A strange little place, it was always a haven of quiet away from the tourist throngs of Connaught Place and was never, despite being in a couple of guidebooks a place where many travellers went because thankfully, they couldn’t find it. I was introduced to it maybe a decade or more ago and always made a point of hanging around there between assignments or when I felt the need to come into central Delhi. Tucked away on the roof of a rather downbeat shopping complex it was the kind of place that you had to know was there. The roof ‘garden’ was of course covered in dust and smog but it but it had lovely views if rather awful coffee. The regular clientelle was composed of distinguished older Indian gentleman who’d gather to read the papers and argue about the topic of the day. When I turned up I was usually ignored as it was assumed I was lost and my appalling Hindi seemed only to confirm the fact that I was an idiot. It didn’t matter and I loved it. The staff, unfailingly polite, would always deliver a very ‘masala’ masala dosa which required a second cup of coffee to soothe the heat of the chillies. I unfortunately never tried the ‘humbergers’ nor the milk shakes but I am sure that whatever their culinary achievement I would have enjoyed them.
The coffee shop for me was Delhi – a Delhi that for better and worse is disappearing fast. The place evoked a gentler, simpler time and a city where people read large newspapers, where motor cars (…any car so long as it’s a white Ambassador) were a rarity and the bicycle was what people rode to work. I’ve written before about not romanticising India but there seemed something about the place that actually spoke to me of a bygone London: the (then) chic shopping area, the red velour interiors of Connaught Place’s United Coffee House (now revamped) and the Embassy. A time where you could cross the road in Delhi without being killed.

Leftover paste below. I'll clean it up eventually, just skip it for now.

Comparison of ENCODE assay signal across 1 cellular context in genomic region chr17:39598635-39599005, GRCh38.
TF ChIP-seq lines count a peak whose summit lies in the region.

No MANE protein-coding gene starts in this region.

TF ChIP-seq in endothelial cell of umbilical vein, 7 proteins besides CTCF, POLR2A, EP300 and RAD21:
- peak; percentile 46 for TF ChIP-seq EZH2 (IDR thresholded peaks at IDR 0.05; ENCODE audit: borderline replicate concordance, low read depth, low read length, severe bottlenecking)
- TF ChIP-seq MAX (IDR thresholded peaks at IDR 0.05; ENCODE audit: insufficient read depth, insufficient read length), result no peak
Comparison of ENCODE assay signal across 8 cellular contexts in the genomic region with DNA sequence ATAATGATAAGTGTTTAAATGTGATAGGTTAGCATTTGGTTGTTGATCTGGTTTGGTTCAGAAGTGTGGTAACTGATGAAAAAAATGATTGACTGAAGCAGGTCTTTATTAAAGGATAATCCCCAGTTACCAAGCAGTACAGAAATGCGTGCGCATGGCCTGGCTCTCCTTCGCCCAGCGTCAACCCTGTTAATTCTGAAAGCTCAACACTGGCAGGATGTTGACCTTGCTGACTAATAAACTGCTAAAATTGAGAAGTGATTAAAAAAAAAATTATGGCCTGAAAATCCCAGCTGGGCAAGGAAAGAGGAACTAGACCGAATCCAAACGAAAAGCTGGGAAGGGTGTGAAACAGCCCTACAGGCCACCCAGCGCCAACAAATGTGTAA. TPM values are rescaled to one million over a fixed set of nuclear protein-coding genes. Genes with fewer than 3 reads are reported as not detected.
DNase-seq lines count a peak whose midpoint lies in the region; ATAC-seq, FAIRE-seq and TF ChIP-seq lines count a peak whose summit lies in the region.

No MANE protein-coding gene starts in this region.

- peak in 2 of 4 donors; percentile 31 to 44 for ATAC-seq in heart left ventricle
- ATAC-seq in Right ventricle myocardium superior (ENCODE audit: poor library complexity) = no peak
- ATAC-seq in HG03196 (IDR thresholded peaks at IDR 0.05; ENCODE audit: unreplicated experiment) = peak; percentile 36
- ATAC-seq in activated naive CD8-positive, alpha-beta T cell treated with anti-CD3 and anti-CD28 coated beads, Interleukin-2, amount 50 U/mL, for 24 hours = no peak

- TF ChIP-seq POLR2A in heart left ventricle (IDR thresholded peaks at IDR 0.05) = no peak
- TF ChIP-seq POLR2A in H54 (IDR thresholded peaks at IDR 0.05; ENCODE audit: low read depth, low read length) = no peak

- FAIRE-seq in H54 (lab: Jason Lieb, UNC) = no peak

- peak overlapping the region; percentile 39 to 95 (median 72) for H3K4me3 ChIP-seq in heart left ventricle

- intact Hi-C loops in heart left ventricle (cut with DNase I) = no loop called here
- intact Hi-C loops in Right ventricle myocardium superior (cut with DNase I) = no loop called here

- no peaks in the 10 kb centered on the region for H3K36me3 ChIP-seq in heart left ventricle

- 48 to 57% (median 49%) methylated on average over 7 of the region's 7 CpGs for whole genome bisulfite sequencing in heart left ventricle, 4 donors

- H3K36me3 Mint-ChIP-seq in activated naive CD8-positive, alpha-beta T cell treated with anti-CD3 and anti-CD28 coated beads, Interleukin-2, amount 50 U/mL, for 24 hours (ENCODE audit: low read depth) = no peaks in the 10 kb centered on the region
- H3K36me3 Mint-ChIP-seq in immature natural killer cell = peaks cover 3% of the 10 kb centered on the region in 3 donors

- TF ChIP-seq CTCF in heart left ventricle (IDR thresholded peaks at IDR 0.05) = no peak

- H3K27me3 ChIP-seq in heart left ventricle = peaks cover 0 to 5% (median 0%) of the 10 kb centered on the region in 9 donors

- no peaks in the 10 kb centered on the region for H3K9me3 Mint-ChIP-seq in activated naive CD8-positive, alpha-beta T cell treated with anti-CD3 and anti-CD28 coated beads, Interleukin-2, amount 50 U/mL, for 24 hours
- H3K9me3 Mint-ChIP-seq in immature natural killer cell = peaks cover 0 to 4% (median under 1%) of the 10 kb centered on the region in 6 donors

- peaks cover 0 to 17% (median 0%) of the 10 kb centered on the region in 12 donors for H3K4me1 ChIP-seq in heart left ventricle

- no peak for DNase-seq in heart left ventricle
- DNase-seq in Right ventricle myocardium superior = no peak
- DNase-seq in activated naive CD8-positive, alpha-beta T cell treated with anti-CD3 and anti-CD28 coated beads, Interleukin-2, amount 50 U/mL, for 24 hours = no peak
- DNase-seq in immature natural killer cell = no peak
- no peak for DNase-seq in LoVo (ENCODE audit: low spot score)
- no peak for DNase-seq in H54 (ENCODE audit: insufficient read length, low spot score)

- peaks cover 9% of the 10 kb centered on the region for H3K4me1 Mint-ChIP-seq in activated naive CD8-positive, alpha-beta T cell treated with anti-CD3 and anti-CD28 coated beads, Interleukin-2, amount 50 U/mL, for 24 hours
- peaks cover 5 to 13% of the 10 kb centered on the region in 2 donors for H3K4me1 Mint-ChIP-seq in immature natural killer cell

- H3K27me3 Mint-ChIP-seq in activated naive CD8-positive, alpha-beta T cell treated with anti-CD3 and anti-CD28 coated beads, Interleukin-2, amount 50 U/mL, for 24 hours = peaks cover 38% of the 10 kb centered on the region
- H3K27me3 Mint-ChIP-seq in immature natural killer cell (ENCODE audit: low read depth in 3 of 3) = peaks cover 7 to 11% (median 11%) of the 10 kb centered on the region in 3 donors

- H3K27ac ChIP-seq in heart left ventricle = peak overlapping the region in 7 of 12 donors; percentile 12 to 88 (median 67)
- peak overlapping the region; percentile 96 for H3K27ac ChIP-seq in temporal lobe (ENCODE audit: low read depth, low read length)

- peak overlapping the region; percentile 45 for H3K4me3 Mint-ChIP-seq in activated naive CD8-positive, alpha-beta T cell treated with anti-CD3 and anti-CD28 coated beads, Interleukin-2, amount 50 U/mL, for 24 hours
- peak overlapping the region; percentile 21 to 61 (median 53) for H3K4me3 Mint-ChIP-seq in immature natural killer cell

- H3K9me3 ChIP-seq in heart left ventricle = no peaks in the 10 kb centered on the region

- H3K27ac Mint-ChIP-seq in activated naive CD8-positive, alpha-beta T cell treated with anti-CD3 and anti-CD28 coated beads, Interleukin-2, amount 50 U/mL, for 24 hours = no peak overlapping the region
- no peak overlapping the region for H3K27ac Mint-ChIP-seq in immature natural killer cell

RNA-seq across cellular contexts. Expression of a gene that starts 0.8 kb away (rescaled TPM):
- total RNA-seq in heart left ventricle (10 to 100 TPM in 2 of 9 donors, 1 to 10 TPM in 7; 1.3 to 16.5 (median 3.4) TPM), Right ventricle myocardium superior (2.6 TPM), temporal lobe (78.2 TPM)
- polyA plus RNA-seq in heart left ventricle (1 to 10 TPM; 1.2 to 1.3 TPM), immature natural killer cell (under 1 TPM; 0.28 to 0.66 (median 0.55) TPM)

The whole saga reminds me of the slow death of one of my favourite places in London, The New Piccadilly. I could write a whole piece about the ‘Cathedral of Cafes’ as Adrian Maddox would have it but suffice to say, despite all best efforts, the developers got their way and it closed. I can only recommend the Classic Cafes website and its book as a homage to past glories. Suffice to say there are few places now in London where you can drink a cup of tea and just think without listening to ‘muzak‘ and enduring overpriced coffees sold in incomprehensible sizes as ‘grande’ or ‘tall’. Coincidently, I read today in the Daily Telegraph about a Californian software engineer on a mission to visit every Starbucks in the World. Well good luck with that: I’m still holding out for a world that isn’t based on a greedy corporate propoganda that sucks the individuality and taste (both literal and metaphorical) out of every attempt at difference in order to leverage the last drop of profit.
Tea stains, cigarettes, chipped cups, formica, worn seats, warmth on a cold day, company, a sense of history, courtesy, civility, conversation, ideas. But I digress…
Back in Delhi, the The Times reports Head Waiter Gopal Singh as saying, “If this place closes, our families will land on the streets. If it’s true that rent has not been paid for years, we are willing to pay 50% of our salaries if that will help”. Delhi is a brutal city and I don’t doubt for a second that that would happen.
I never photographed the Coffee House in Delhi, it somehow always seemed like a little bit of home and a liberty to start taking pictures. I retired there sometimes after photographing at the Flower Market on Baba Karak Singh for my project on Delhi. It’s an image from that set that I leave you with.
I wish all those at the Coffee House my best and my sincere gratitude (I was that heavily sweating firangi with the cameras…). Shukriya.
Ps… if you want to find rather wonderful places to eat in Delhi you could do worse that seek out Hemanshu Kumar and his fantastic blog, Eating out in Delhi